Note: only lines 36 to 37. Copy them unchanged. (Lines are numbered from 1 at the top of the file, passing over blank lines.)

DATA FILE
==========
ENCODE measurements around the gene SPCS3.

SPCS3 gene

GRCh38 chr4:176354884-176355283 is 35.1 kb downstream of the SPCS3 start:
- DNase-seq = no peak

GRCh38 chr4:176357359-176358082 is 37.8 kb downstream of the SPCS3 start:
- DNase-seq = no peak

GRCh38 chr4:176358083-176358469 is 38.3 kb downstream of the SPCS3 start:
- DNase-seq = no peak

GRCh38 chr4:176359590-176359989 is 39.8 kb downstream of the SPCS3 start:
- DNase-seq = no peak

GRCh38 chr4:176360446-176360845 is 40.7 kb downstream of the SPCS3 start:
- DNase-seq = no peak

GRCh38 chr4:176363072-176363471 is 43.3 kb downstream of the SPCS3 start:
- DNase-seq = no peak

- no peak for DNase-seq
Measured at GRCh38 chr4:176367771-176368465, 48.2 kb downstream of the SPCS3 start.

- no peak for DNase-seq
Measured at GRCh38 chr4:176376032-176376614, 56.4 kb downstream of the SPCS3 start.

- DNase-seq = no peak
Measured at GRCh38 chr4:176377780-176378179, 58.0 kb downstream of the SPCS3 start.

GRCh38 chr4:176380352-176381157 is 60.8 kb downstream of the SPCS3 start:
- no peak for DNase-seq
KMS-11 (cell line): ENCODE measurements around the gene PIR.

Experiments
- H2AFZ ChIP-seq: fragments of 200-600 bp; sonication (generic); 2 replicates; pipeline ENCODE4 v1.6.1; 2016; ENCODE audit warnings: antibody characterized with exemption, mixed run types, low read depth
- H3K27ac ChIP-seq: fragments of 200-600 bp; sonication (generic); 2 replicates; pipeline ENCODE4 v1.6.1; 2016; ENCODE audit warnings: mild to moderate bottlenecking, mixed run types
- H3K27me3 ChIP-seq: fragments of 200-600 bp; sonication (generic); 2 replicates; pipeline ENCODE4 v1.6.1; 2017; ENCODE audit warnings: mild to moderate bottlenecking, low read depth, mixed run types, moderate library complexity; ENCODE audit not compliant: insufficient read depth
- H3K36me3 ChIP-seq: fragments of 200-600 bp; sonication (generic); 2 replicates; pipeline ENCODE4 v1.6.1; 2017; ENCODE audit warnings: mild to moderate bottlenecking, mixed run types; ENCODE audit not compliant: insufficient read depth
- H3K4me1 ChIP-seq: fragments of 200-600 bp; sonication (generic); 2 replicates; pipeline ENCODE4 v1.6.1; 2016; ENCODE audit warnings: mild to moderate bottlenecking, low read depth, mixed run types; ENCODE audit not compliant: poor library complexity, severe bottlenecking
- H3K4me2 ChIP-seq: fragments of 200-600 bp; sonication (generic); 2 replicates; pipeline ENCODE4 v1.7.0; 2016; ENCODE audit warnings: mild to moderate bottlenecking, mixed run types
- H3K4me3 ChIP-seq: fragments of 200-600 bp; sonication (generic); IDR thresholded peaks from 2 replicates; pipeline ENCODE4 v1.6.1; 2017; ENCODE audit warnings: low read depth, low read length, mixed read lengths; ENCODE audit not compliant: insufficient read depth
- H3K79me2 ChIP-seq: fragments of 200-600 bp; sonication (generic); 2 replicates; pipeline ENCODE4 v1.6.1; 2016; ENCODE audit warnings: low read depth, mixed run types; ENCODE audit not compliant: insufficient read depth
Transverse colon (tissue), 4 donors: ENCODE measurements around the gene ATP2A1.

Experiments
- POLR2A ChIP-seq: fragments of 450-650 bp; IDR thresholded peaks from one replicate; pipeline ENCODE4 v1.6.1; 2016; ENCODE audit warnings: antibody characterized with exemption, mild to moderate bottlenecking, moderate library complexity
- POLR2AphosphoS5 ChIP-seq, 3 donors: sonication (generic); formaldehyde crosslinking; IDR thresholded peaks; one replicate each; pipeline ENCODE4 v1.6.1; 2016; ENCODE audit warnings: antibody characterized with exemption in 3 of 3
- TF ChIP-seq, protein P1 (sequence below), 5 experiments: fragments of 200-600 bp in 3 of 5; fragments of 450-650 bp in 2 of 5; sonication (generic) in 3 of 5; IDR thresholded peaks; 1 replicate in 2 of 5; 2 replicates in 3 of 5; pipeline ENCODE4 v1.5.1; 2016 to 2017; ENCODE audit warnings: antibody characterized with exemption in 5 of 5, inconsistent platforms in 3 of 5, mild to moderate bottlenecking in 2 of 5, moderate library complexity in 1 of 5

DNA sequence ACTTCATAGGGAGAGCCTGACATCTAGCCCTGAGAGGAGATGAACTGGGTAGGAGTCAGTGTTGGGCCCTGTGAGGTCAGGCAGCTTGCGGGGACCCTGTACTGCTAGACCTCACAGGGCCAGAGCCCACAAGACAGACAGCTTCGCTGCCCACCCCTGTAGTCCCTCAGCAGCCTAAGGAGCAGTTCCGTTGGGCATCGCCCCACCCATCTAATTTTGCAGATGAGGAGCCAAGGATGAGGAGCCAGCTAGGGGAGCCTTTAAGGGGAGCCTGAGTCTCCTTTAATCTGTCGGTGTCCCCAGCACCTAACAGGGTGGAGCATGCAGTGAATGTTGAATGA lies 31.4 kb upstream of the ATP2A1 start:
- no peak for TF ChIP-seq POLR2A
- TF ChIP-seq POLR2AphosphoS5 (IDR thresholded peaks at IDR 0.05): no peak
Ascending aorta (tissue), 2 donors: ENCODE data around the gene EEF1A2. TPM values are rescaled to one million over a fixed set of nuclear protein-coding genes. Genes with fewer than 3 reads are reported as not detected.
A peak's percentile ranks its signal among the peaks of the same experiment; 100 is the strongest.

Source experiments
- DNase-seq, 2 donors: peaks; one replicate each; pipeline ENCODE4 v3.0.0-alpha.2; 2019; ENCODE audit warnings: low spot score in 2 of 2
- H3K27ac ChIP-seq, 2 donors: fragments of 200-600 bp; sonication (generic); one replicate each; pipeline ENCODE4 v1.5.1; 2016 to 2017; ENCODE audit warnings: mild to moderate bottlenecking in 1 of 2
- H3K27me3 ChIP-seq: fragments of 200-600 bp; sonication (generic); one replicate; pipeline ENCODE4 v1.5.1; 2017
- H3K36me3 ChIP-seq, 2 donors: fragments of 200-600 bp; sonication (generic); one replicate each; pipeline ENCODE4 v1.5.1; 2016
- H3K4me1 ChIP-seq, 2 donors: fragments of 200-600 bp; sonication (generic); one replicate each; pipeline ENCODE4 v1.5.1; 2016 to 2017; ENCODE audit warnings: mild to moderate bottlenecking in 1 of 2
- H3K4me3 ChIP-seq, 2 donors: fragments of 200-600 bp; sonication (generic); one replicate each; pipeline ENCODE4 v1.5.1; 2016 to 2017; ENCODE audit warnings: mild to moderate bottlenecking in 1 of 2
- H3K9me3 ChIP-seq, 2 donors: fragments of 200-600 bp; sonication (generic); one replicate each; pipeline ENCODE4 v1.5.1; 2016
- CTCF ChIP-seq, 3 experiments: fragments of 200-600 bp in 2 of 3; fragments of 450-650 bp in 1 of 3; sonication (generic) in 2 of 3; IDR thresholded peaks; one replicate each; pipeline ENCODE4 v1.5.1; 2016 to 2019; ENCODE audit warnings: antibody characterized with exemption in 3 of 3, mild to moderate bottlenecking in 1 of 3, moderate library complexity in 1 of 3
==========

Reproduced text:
- POLR2AphosphoS5 ChIP-seq, 3 donors: sonication (generic); formaldehyde crosslinking; IDR thresholded peaks; one replicate each; pipeline ENCODE4 v1.6.1; 2016; ENCODE audit warnings: antibody characterized with exemption in 3 of 3
- TF ChIP-seq, protein P1 (sequence below), 5 experiments: fragments of 200-600 bp in 3 of 5; fragments of 450-650 bp in 2 of 5; sonication (generic) in 3 of 5; IDR thresholded peaks; 1 replicate in 2 of 5; 2 replicates in 3 of 5; pipeline ENCODE4 v1.5.1; 2016 to 2017; ENCODE audit warnings: antibody characterized with exemption in 5 of 5, inconsistent platforms in 3 of 5, mild to moderate bottlenecking in 2 of 5, moderate library complexity in 1 of 5